Utilize Screen Time Control Apps
For phones: Do a search in any phone’s apps store or the app itself, and many options have popped up for limiting screen time. iOS 12 has built-in screen time settings in the phone, and you can set them up as a parent of a child on the child’s phone.
For all television options, streaming or otherwise, you’ll have to determine if there are parental screen time controls available. If not, the best way to restrict time is to place house rules on how much TV and when. Some families do not allow TV’s or computers in the bedroom, and this makes it more clear when screens are being used on the larger devices.
For the computer, take care to differentiate between fun time on the computer versus doing homework on the computer, and set up screen time rules. Again, many families place the computer in the den or living room area where it can be monitored.
Add In More Alternative Activities
Instead of all the screen time, two swap-out activities that the study recommended are: more sleep and more physical activity. Both sleep and exercise, the study found, contributed to better language, memory, attention, and thinking abilities.
The recommendation is that children need nine to 11 hours of uninterrupted sleep, less than two hours of screen time, and at least 60 minutes of exercise – every day!
The study’s lead author Dr. Jeremy Walsh of the University of British Columbia said —
Evidence suggests that good sleep and physical activity are associated with improved academic performance, while physical activity is also linked to better reaction time, attention, memory, and inhibition.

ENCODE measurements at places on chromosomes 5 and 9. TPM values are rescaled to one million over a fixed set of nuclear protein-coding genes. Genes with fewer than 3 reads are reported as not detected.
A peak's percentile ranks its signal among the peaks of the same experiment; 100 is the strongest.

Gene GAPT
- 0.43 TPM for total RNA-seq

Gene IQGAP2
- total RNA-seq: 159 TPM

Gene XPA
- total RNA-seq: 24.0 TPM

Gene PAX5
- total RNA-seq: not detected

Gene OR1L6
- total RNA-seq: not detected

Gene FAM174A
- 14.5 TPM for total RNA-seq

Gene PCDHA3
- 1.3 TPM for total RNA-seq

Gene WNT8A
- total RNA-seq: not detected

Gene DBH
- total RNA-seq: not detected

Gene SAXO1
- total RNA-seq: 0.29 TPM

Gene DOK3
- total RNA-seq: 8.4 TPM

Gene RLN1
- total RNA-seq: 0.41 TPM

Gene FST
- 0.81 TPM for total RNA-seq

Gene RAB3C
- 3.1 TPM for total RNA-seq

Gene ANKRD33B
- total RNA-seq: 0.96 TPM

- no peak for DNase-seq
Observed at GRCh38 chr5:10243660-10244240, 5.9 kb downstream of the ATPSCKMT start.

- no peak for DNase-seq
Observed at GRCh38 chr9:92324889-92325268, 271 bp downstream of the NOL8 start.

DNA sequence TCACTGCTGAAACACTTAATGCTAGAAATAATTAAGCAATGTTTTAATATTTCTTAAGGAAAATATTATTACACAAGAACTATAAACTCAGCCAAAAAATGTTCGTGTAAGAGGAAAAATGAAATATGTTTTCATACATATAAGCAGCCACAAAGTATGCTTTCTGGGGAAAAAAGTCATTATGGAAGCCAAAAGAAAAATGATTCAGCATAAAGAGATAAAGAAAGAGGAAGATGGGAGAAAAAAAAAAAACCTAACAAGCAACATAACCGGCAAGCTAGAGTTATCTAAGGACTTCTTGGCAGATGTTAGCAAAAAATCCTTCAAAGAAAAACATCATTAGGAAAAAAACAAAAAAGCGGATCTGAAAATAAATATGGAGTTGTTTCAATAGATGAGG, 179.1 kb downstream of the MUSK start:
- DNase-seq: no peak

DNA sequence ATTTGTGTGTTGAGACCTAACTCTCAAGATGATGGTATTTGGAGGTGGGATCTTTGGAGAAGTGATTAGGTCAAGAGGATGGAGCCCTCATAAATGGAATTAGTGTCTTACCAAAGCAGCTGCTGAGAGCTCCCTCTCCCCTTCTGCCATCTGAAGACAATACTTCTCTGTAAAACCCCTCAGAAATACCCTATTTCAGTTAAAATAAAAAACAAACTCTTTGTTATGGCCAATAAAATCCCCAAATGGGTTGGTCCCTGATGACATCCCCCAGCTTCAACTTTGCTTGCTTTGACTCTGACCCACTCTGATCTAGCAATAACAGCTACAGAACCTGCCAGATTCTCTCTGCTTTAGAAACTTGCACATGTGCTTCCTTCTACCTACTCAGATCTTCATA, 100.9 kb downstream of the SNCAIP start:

Be okay with more unstructured time
Once you reduce screen time, yes you can replace some of the extra available time with exercise and sleep, but that may still leave you with extra time after extracurricular activities and homework is completed. What do you do with that extra time?
Many U.S. households will want to fill that time with more structured things to do. However, The Urban Child Institute encourages that families allow “real-world social experiences and lots of ‘unplugged’ play.” Here are some ideas –
- Have toys that allow imaginative play, like building blocks, crafting supplies, a costume trunk, and any type of toy that encourages make-believe play. A toy workbench, a play fridge or kitchen with fake food and kid dishes, pretend cash register with things to “buy,” clay set with molding tools, science lab activity set, toy vacuum.
- Get them involved in chores, even with an earning money program for doing household chores and jobs.
- Make regular trips to the library and encourage reading. Take advantage of library read-for-reward reading programs and other library events.
- Put an emphasis on making time for family dinner. Make it together, eat together, and talk with each other. This not only creates cooking skills but also provides valuable social skill time. Studies also show that eating together can create positive self-esteem if the parents utilize the time to listen and be interested in their children.
- Go outdoors. You can go into your backyard or bicycle to the local park. Make it a lifestyle choice to put funds and time toward basic recreational items like a basketball, soccer ball, bicycle, and other simple outdoor recreational tools that bring fun, skill, and good times outdoors.